In breaking news out of the part of Australia where they boo black footballers, Victoria’s Information Commissioner has today revealed Public Transport Victoria (PTV) breached privacy laws by releasing nearly 2 billion lines of data about everyday citizens.

This means that stalkers and hackers now have access to a wealth of information about card users in Melbourne, a creepy cold-weather city where you’d likely find someone interested in using that information to cause harm.

The data detailed the routines gathered from more than 15 million cards, recording 1.8 million “taps on” and “taps off” between July 2015 and June 2018.

This weird turn of events probably wouldn’t have made the light of day if it had not also been revealed that Victorian Labor MP Anthony Carbines was able to be identified and have his travel history uncovered.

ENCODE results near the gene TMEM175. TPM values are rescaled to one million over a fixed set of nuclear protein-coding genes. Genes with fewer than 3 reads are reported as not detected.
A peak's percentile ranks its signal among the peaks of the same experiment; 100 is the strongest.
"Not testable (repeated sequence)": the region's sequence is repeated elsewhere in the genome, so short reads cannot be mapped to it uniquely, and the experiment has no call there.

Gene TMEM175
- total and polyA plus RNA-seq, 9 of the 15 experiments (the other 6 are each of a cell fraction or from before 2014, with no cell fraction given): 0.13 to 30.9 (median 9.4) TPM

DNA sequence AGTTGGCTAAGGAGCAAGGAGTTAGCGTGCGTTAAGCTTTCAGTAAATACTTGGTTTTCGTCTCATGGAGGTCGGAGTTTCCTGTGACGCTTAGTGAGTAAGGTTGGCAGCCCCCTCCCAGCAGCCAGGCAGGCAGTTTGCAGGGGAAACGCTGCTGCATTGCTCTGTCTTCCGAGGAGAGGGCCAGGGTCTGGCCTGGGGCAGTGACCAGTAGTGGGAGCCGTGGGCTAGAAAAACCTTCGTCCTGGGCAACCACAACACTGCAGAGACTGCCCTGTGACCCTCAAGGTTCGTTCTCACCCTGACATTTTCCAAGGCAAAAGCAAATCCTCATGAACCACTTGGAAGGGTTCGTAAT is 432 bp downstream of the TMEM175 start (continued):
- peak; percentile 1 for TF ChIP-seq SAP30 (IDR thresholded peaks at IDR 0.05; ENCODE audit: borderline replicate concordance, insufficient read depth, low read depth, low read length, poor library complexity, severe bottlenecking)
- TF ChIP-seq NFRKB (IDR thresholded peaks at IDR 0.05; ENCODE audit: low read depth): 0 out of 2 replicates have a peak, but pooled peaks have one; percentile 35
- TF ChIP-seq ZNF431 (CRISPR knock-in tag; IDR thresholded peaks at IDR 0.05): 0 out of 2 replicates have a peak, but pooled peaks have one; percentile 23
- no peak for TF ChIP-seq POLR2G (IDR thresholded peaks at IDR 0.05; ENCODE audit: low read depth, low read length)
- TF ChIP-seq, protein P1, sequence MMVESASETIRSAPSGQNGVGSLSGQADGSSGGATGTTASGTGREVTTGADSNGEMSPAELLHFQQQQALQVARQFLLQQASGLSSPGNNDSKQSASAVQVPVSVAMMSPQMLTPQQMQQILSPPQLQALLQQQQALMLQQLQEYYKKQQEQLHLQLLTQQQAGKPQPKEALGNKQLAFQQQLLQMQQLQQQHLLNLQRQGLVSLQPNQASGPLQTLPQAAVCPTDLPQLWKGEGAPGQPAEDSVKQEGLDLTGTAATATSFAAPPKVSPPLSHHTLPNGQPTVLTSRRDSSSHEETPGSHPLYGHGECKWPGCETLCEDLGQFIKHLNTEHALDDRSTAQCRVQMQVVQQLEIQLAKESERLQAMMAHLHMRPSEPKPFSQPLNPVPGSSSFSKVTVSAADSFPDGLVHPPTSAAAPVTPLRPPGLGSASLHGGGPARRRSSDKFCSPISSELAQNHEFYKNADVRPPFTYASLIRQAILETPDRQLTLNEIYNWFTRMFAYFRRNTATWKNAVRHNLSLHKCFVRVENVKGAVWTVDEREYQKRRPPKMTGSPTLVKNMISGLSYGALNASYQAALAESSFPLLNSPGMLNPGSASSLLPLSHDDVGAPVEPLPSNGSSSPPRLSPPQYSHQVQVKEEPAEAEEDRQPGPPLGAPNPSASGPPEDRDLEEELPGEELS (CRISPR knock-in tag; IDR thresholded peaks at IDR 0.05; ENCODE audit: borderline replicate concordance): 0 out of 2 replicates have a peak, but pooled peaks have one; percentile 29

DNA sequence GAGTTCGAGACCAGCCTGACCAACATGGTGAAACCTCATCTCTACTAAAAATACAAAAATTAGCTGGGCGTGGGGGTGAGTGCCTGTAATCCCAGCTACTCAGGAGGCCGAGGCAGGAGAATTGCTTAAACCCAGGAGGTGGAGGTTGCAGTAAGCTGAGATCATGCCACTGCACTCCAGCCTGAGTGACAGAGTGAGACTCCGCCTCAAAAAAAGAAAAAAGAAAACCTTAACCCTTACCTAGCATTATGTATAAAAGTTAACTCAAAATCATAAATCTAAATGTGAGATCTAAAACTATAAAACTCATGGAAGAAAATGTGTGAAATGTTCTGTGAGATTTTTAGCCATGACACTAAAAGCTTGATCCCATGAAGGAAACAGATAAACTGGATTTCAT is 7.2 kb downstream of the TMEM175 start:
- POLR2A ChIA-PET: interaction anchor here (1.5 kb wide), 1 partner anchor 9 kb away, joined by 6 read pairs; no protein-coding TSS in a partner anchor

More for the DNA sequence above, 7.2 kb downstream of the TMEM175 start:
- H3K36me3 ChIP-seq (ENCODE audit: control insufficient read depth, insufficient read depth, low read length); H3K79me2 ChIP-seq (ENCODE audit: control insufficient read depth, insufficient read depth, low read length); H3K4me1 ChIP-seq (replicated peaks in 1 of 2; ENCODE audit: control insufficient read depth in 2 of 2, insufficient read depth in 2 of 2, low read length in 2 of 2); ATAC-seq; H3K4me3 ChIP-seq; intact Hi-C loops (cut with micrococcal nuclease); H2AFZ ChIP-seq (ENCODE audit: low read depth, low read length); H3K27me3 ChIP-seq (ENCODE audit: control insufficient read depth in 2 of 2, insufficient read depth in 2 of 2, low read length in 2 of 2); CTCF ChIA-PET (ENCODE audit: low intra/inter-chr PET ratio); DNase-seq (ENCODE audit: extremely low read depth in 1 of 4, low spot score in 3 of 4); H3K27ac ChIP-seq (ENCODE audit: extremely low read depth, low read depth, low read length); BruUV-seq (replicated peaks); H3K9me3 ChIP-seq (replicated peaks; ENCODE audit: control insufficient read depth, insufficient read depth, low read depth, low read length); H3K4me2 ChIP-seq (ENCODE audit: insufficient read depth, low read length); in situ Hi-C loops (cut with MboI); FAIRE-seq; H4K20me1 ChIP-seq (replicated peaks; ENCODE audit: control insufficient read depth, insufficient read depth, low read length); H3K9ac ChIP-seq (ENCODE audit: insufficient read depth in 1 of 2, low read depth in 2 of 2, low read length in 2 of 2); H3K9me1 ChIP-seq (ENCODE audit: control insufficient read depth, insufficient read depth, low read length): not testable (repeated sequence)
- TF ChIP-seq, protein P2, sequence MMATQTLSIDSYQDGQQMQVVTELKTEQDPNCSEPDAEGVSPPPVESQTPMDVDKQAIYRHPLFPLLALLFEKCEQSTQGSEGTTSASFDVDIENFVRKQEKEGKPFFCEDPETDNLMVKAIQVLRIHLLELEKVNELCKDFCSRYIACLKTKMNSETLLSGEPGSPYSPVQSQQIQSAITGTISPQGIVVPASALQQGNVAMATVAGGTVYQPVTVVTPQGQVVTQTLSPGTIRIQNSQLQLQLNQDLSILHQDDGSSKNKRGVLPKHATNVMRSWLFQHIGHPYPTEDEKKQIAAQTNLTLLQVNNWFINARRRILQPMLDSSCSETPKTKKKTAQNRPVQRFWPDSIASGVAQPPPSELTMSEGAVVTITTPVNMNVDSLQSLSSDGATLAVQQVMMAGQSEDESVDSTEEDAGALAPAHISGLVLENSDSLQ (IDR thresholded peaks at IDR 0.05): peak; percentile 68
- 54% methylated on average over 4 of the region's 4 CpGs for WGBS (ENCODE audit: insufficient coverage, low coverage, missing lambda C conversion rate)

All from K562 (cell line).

It’s not a good look for the Victorian department of transport, and has resulted in many nervous adulterers and petty felons who thought using public transport would be the ideal way to get from A to B.

This shocking revelation means Victorian commuters are now being forced to choose between using the fully automated citywide public transport payment system, or facing the wrath of the notorious not-gentle rail and tram ticket inspectors.

We spoke to some commuters, at a train station in an outskirts suburb that doesn’t have an AFL team so no one knows about it, earlier.

“Today I’ve decided to roll the dice with a data breach and use my myki card” said one passenger, Colin Wood.

“Only because I forgot my mouthguard”


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